Trane, Herman Miller, and Nest are a sampling of companies who want to help you control the climate of your home from afar. These devices not only adjust your temperature, but look better on your wall than their old counterparts.
Nest also made the recent leap to the connected smoke detector. The sleek, round-edged square has a pale blue light glowing at its center which acts as a motion detector night light, to help guide your way through a dark hallway. This smart smoke alarm will also alert you to any smoke or fire problems at home when you’re not there.
A Smart Toothbrush?
The perfect gift for your kids. Now you can see if they actually brushed their teeth and if they did a thorough job! The Kolibree toothbrush claims to be the first “connected toothbrush” that improves your brushing habits. Not only does it track how often your brush your teeth (or not), it claims to know what parts of your mouth you missed or didn’t pay enough attention to.
Controlling your lights while away is another feature of the connected home. Forgot to turn on lights to scare away the burglars? Not a problem. Do it with your smartphone.
An Intelligent Lock
Another connected home feature of note at CES was the Goji Smartlock. The lock takes a picture of visitors at your front door and can be accessed via your smartphone
Ready for 2012? Here it comes:
1. Lose weight (cut energy use)
2. Quit smoking (purify indoor air)
3. Get out of debt (budget for improvements)
4. Learn something new (educate yourself on home finances)
5. Get organized (de-clutter)
6. Volunteer (support your community)
7. Drink less (curb home water use)
8. Spend more time with the family (share home improvement projects)
9. Get fit (exercise your DIY skills)
10. Be less stressed (use maintenance-free materials)
At annual builders’ show, small is in
Among the trends highlighted at the International Builders€™ Show, more Americans are saying goodbye to McMansions and are buying ‘right-sized’ homes instead. There€™s also high interest in green elements, organization, fewer luxuries and practical appliances.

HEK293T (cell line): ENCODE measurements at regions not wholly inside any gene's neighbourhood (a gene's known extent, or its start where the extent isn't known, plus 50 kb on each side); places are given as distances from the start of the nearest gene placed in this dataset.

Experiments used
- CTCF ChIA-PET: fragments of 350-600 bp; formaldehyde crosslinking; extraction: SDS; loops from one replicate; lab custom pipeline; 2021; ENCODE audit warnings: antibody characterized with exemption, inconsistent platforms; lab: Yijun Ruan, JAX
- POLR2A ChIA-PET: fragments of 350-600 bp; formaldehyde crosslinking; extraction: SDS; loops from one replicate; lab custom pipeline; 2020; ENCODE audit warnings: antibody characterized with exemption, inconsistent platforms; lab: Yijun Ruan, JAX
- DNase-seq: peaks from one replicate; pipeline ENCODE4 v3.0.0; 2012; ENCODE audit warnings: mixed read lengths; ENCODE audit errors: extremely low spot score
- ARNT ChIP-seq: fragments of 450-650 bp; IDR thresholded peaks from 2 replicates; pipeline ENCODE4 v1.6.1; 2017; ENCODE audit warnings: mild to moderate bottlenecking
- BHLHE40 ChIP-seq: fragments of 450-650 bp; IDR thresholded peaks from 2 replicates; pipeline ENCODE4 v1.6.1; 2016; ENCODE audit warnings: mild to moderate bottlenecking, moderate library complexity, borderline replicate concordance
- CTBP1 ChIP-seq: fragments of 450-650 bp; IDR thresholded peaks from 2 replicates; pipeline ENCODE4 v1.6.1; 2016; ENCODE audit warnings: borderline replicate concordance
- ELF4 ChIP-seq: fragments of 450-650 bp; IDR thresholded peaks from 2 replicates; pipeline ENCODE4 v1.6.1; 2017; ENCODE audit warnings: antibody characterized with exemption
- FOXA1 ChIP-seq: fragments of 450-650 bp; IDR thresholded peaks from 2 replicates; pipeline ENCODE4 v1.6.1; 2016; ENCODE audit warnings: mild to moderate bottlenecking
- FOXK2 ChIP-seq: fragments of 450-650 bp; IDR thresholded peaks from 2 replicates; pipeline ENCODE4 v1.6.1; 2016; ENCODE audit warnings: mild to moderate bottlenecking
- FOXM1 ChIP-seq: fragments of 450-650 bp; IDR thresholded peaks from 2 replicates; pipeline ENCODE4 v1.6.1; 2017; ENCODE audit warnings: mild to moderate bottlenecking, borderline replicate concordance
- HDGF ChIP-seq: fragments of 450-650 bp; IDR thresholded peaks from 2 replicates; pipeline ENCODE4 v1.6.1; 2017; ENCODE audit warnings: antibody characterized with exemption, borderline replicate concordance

These days, a bigger home isn’t always a better one: Recent research suggests that homes being built today are getting smaller.
The average size of homes started in the third quarter of 2008 was 2,438 square feet, down from 2,629 square feet in the second quarter, according to the U.S. Census Bureau. Similarly, the median size of homes started in the third quarter was 2,090 square feet, down from 2,291. The statistics confirm what the housing industry has suspected for a while.
“We’ve been hearing for a long time ‘Why is the home size not declining?'” said Gopal Ahluwalia, vice president of economic research for the National Association of Home Builders. He spoke about the trend at the International Builders€™ Show in Las Vegas this week. Anecdotally, he had heard smaller homes were being built as housing prices tumbled and the economy began to weaken. Still, “we never had data to back it up,” he said.
Gayle Butler, editor-in-chief of Better Homes and Gardens, said that for many homeowners, it is not so much a matter of downsizing as “right-sizing,” giving up big homes with unused space and buying a home that better fits their needs.
According to the Better Homes and Gardens study, top priorities in a new home include an affordable price, natural light and comfortable family gathering places. The era of supersizing may be ending, Butler said, with buyers looking for a home that is “right-sized, organized and economized.”
Other consumer housing trends include: